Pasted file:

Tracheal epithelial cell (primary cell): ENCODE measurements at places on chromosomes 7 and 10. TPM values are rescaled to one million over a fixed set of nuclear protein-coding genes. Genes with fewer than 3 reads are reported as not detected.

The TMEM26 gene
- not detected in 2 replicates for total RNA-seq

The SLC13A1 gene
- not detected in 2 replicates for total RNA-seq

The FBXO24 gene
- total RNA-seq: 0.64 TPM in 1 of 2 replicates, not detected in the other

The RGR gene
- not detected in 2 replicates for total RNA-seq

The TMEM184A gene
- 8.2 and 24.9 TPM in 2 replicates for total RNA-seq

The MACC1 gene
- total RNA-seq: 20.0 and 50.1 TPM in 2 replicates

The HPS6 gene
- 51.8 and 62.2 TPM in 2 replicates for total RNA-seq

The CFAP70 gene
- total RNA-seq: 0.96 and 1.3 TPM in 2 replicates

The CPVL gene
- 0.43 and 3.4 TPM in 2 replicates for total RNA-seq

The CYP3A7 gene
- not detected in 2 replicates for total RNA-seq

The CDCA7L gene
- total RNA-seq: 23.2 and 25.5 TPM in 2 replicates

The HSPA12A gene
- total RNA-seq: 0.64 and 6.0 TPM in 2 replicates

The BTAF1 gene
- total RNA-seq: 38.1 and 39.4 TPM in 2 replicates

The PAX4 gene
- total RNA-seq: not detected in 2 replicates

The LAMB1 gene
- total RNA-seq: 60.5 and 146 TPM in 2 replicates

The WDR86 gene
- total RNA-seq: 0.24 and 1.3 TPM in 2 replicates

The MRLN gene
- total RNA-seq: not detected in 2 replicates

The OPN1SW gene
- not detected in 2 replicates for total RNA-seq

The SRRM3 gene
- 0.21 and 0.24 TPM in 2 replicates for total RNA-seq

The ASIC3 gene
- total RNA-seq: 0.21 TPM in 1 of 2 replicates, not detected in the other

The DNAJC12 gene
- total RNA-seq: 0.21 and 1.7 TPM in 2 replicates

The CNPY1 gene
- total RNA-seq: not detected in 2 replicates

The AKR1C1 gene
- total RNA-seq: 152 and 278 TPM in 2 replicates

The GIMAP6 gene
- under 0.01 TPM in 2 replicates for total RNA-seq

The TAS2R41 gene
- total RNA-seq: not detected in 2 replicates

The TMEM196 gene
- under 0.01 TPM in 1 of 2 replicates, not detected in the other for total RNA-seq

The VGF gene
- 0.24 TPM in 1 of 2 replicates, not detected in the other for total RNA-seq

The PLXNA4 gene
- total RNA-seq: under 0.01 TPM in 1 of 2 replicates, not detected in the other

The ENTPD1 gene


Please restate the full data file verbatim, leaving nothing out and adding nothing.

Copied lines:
Tracheal epithelial cell (primary cell): ENCODE measurements at places on chromosomes 7 and 10. TPM values are rescaled to one million over a fixed set of nuclear protein-coding genes. Genes with fewer than 3 reads are reported as not detected.

The TMEM26 gene
- not detected in 2 replicates for total RNA-seq

The SLC13A1 gene
- not detected in 2 replicates for total RNA-seq

The FBXO24 gene
- total RNA-seq: 0.64 TPM in 1 of 2 replicates, not detected in the other

The RGR gene
- not detected in 2 replicates for total RNA-seq

The TMEM184A gene
- 8.2 and 24.9 TPM in 2 replicates for total RNA-seq

The MACC1 gene
- total RNA-seq: 20.0 and 50.1 TPM in 2 replicates

The HPS6 gene
- 51.8 and 62.2 TPM in 2 replicates for total RNA-seq

The CFAP70 gene
- total RNA-seq: 0.96 and 1.3 TPM in 2 replicates

The CPVL gene
- 0.43 and 3.4 TPM in 2 replicates for total RNA-seq

The CYP3A7 gene
- not detected in 2 replicates for total RNA-seq

The CDCA7L gene
- total RNA-seq: 23.2 and 25.5 TPM in 2 replicates

The HSPA12A gene
- total RNA-seq: 0.64 and 6.0 TPM in 2 replicates

The BTAF1 gene
- total RNA-seq: 38.1 and 39.4 TPM in 2 replicates

The PAX4 gene
- total RNA-seq: not detected in 2 replicates

The LAMB1 gene
- total RNA-seq: 60.5 and 146 TPM in 2 replicates

The WDR86 gene
- total RNA-seq: 0.24 and 1.3 TPM in 2 replicates

The MRLN gene
- total RNA-seq: not detected in 2 replicates

The OPN1SW gene
- not detected in 2 replicates for total RNA-seq

The SRRM3 gene
- 0.21 and 0.24 TPM in 2 replicates for total RNA-seq

The ASIC3 gene
- total RNA-seq: 0.21 TPM in 1 of 2 replicates, not detected in the other

The DNAJC12 gene
- total RNA-seq: 0.21 and 1.7 TPM in 2 replicates

The CNPY1 gene
- total RNA-seq: not detected in 2 replicates

The AKR1C1 gene
- total RNA-seq: 152 and 278 TPM in 2 replicates

The GIMAP6 gene
- under 0.01 TPM in 2 replicates for total RNA-seq

The TAS2R41 gene
- total RNA-seq: not detected in 2 replicates

The TMEM196 gene
- under 0.01 TPM in 1 of 2 replicates, not detected in the other for total RNA-seq

The VGF gene
- 0.24 TPM in 1 of 2 replicates, not detected in the other for total RNA-seq

The PLXNA4 gene
- total RNA-seq: under 0.01 TPM in 1 of 2 replicates, not detected in the other

The ENTPD1 gene